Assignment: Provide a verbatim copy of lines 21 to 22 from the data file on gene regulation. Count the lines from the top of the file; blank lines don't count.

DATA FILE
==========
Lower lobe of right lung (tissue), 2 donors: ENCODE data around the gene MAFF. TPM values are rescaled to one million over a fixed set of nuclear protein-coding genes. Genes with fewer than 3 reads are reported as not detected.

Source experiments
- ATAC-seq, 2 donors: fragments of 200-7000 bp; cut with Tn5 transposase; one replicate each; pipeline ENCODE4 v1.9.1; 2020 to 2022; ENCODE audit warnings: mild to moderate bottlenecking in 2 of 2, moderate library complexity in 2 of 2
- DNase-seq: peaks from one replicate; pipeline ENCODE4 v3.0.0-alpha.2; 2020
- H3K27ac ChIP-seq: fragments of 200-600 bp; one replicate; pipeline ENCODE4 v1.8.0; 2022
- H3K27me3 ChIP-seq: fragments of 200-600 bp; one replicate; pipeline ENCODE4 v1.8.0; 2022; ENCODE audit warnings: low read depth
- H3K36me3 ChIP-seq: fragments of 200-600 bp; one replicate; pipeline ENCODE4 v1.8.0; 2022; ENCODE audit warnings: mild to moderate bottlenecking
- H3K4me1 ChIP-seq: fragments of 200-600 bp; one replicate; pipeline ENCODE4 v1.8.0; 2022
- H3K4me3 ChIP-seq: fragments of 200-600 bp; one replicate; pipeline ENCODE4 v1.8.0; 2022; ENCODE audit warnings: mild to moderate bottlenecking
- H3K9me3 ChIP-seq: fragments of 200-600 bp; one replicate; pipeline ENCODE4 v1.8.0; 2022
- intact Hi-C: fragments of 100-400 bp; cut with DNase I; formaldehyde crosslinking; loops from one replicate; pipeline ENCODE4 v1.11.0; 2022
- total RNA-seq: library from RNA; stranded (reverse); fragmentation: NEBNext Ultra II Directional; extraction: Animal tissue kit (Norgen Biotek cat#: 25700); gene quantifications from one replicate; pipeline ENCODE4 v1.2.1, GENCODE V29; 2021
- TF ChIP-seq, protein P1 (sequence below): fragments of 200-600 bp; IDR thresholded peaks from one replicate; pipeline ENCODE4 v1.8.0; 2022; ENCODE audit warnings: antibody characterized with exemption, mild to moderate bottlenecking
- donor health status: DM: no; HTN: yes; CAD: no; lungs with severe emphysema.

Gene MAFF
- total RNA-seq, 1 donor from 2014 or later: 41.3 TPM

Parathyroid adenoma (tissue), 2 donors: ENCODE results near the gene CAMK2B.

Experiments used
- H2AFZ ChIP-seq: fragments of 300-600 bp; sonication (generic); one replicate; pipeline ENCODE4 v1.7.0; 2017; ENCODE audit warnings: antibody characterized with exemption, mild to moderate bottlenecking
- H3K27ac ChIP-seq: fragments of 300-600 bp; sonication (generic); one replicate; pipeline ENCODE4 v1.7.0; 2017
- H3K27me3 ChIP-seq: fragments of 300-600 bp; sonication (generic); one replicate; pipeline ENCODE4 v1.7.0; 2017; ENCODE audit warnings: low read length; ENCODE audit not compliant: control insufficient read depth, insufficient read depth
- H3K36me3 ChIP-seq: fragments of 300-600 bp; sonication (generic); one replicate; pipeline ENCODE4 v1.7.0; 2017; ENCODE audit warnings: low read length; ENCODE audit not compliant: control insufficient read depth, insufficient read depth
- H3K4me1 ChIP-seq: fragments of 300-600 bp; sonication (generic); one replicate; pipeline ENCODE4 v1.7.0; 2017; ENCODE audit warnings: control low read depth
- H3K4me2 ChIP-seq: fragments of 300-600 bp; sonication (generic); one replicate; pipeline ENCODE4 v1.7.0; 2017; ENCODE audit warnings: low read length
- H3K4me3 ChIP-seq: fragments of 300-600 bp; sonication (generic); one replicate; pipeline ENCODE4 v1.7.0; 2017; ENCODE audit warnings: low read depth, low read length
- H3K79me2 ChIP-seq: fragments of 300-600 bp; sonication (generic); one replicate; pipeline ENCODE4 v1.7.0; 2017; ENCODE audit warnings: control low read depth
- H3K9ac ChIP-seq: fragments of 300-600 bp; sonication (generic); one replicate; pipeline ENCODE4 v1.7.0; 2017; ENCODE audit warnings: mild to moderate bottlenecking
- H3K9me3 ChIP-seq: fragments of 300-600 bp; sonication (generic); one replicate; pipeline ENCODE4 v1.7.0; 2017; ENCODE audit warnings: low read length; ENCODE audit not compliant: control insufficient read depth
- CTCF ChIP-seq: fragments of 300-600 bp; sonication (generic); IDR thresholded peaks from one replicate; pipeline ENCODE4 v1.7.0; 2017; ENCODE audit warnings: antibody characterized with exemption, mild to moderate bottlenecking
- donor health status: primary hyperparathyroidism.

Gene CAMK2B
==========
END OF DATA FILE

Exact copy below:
- H3K27me3 ChIP-seq: fragments of 300-600 bp; sonication (generic); one replicate; pipeline ENCODE4 v1.7.0; 2017; ENCODE audit warnings: low read length; ENCODE audit not compliant: control insufficient read depth, insufficient read depth
- H3K36me3 ChIP-seq: fragments of 300-600 bp; sonication (generic); one replicate; pipeline ENCODE4 v1.7.0; 2017; ENCODE audit warnings: low read length; ENCODE audit not compliant: control insufficient read depth, insufficient read depth